Following capitulation in Singapore 15 February, 1942 Cowboy was sent to Changi (Selarang Barracks) initially, then to Adam Park. His next camp in Singapore was River Valley.
Cowboy was selected to go to Thailand to work on the railway with ‘D’ Force, S Battalion. ‘D’ Force was made up of 5,000 Australian and British soldiers who left Singapore between 14-23 March 1943. This Force was divided into 3 sections: S Battalion commanded by Lt. Col McEachern; T Battalion commanded by Major E J Quick and U Battalion commanded by Capt.Reg Newton. Overall joint command was Australian Lt. Col McEachern and British Lt Col GG Carpenter.
‘D’ Force worked over a large area of the railway between Tarsau and Rin Tin in Thailand. Many of the men worked on the Konyu Cutting (Hellfire Pass). The largest group of 2/4th men together were selected for ‘D’ Force.
The train journey from Singapore was a hellish one. POWS were crowded into small trucks squeezed in by their Japanese guards for what was to a 5-day 4-night rail trip to Bampong, Thailand. The days were stinking hot and the men found the nights travelling in trucks very cold. Men were forced to take turns to lie down. They stayed overnight at Konma transit camp and headed out the next day on a 49 km trip by truck to Kanchanaburi.
Initially they were trucked to Tarsau via Tardun where they worked clearing a path for the future railway line for a few weeks, after which Cowboy worked from the following camps: Kanyu II, Hintok, Kinsaiya and Tamurang. Cowboy arrived at Kanyu II on 25th April 1943. This camp became notorious for the harsh labour conditions and was also known as a cholera camp.
(It was at Tamurang during June 1944 and after the Railway line was completed that Cowboy was selected to go to Japan.)
Whilst working on the Burma-Thai Railway Cowboy lost many mates to illness and starvation. Hi mate working on hammer and tap at Kanyu II died of cholera within a few hours. The men suffered beri beri, dysentery, ulcers and endless tropical diseases compounded by lack of food and medicine. The POWs were subject to bashings by the Japanese and Korean guards. They required no reason to lash out at a POW and struck with unexpected violence.
The men who made up ‘D’ Force S Battalion did not always remain together nor move to the same camps. Sometimes mates met up several months later. The Japanese ensured POWs were regularly split up.
Sickness often kept patients behind to recover whilst the remaining POWs moved on. Small groups of POWs were often ordered to move to other camps (leaving behind the main group) sometimes these camp sites provided minimal accommodation of sorts – often in poor condition and even no shelter. The POWs may be gone for a couple of days, or move onto another POW group Camp. Remember Camps and locations did not have signs to tell the POWs where they were – the Japanese Guards mostly did not tell them.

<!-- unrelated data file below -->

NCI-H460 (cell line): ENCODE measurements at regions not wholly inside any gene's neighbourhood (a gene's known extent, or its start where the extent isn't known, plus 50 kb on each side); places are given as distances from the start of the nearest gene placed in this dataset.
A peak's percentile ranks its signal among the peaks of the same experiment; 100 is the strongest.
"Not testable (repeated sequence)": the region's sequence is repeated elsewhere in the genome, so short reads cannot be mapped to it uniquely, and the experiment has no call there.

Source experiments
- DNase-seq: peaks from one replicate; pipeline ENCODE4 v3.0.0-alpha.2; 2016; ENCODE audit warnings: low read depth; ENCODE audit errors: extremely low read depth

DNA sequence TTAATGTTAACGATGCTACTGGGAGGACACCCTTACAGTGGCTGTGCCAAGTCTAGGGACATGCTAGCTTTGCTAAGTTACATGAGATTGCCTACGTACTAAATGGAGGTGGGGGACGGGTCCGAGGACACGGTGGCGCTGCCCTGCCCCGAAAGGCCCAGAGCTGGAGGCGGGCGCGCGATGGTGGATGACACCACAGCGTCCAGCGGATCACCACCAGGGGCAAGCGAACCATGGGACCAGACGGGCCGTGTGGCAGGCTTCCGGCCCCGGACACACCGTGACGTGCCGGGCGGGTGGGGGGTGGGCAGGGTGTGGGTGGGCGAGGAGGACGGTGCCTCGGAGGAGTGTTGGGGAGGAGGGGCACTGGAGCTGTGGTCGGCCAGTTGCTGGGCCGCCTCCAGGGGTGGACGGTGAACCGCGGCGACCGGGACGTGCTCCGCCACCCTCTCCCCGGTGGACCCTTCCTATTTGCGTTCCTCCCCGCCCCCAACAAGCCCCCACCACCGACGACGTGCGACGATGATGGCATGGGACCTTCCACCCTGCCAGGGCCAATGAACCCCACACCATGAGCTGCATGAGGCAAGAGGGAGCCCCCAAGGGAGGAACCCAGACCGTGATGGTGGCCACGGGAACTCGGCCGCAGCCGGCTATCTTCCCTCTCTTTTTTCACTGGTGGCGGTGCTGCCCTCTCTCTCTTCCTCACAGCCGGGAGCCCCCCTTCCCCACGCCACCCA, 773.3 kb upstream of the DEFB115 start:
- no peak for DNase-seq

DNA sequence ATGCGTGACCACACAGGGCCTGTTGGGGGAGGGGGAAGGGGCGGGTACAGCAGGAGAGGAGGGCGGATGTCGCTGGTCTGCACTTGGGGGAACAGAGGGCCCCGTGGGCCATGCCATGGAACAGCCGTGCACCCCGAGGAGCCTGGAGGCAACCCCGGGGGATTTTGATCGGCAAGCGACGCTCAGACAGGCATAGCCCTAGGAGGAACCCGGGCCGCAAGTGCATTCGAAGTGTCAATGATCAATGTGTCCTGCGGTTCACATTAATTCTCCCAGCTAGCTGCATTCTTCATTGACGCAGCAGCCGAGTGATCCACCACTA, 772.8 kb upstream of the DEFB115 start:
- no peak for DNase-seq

In fact many camp names were unknown to POWs. Camps were given various names, pronunciations and spelling. And if there were Camp names (and there were not) who could read Japanese or Thai?
Cowboy left Tamurang on 21st June 1944 in a party of 900 Australians, travelling by train arriving Singapore 26th June and were marched to River Valley Camp. The POWs knew of the Allied attacks on Japanese shipping and also knew of the sinking of several POW ships.
Several days later on 1st July 1944 the group was marched to
Singapore docks from River Valley Road Barracks. They were shocked to see the ship they were to board to take them to Japan. The Rashin Maru had sustaining obvious damage from Allied bombing. Worse it was a rust bucket and an old ship. The Australians quickly renamed the ship Byoki Maru. The sick ship. They boarded knowing there was every chance they may never reach Japan.
It was to be a 70-day very long and at times danger-filled journey to Japan. The Rashin Maru sailed at 5pm arriving four days later at Miri, Borneo. Two days later on 10th July 1944 the ship anchored off Miri and sailed 12th July headed for Manila and arriving 16th July. This was a terrible time for the POWs with the extreme humidity. They were allowed on deck for short periods of time, but it was so hot standing on the deck the men didn’t know which was worse – inside the hull expiring or outside roasting.
August departing at 10pm. The Rashin Maru had attempted several times to leave Manila but was returned to harbour because of American submarine attacks. The ship finally sailed on 9th August 1944.
10th August they encountered a submarine attack. The captain took the ship close to shore anchored for 2 days.
13th August a terrific storm hit the coast and Rashin Maru was forced to leave the convoy again that night to seek shelter near a small island.
11th August Rashin Maru anchored half day off south Formosa.
16th August arrived Keelung, North Formosa.
27th August sailed from Keelung at 9am and returned.
28th August Rashin Maru sailed 9am.
30th August Anchored at Nowa.
1st September sailed from Nowa.
3rd September anchored off Isle of Keesu. 4th September sailed.
6th September Anchored Kokoshima. Arrived Moji 7th September.
8th September 1944 disembarked and marched to stables and divided into work parties. The POWs shocked they had actually arrived in Japan and by the differing temperature. Who knew what was ahead of them. Japan was a country unknown to every POW who sailed on the Byoki Maru.
Cowboy & Marion
Cowboy passed away aged 80yrs, December 3 2003, at Claremont, WA.
- Adam Park Camp - Singapore
- Johore Bahru, - Malaysia
- Selarang Barracks Changi - Singapore
- Selarang Camp Changi - Singapore
- Hintok River Camp, 158k - Thailand
- Kanu II, 152.30k - Thailand
- Kinsaiyok Main, 170.2k - Thailand
- Tamarkan, Tha Makham 56k - Thailand
- Tamuang, Tha Muang 39k - Thailand
- Tarsau, Tha Sao 125k - Thailand
- Nihama, Hiroshima #2-B- Japan
- Yamane, Hiroshima #3-D - Japan